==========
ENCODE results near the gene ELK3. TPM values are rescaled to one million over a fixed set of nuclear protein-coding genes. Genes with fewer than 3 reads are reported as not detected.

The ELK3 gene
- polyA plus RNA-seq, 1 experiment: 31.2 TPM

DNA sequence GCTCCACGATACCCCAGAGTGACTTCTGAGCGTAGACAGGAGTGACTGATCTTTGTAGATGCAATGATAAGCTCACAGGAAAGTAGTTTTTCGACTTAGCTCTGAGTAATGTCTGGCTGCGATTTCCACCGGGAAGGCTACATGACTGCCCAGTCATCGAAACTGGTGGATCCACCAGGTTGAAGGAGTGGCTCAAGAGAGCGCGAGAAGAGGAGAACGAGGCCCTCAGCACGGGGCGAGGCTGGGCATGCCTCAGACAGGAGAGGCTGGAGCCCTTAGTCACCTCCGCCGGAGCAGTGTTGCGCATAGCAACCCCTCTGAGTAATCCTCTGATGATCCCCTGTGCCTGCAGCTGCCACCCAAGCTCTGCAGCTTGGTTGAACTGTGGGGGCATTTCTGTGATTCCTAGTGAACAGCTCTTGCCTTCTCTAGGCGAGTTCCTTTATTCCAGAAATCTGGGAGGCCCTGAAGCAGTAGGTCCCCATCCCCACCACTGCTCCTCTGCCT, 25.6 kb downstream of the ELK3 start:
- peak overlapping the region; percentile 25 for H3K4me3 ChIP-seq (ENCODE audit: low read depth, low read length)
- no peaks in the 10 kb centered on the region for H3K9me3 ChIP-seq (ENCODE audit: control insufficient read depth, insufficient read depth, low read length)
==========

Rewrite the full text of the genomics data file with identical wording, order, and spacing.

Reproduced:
ENCODE results near the gene ELK3. TPM values are rescaled to one million over a fixed set of nuclear protein-coding genes. Genes with fewer than 3 reads are reported as not detected.

The ELK3 gene
- polyA plus RNA-seq, 1 experiment: 31.2 TPM

DNA sequence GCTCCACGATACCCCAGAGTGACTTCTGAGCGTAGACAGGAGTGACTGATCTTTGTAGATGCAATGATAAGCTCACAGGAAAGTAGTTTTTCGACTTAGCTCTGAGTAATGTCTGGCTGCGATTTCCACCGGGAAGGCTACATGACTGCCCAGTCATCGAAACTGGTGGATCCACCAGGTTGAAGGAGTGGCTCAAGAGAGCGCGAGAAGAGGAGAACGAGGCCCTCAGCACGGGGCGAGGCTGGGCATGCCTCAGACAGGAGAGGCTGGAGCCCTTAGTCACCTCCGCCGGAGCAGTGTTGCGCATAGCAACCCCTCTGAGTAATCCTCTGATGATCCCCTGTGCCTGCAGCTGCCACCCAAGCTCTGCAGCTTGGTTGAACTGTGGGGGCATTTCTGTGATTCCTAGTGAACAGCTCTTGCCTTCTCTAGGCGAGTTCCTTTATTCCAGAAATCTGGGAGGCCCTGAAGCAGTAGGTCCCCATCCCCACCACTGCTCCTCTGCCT, 25.6 kb downstream of the ELK3 start:
- peak overlapping the region; percentile 25 for H3K4me3 ChIP-seq (ENCODE audit: low read depth, low read length)
- no peaks in the 10 kb centered on the region for H3K9me3 ChIP-seq (ENCODE audit: control insufficient read depth, insufficient read depth, low read length)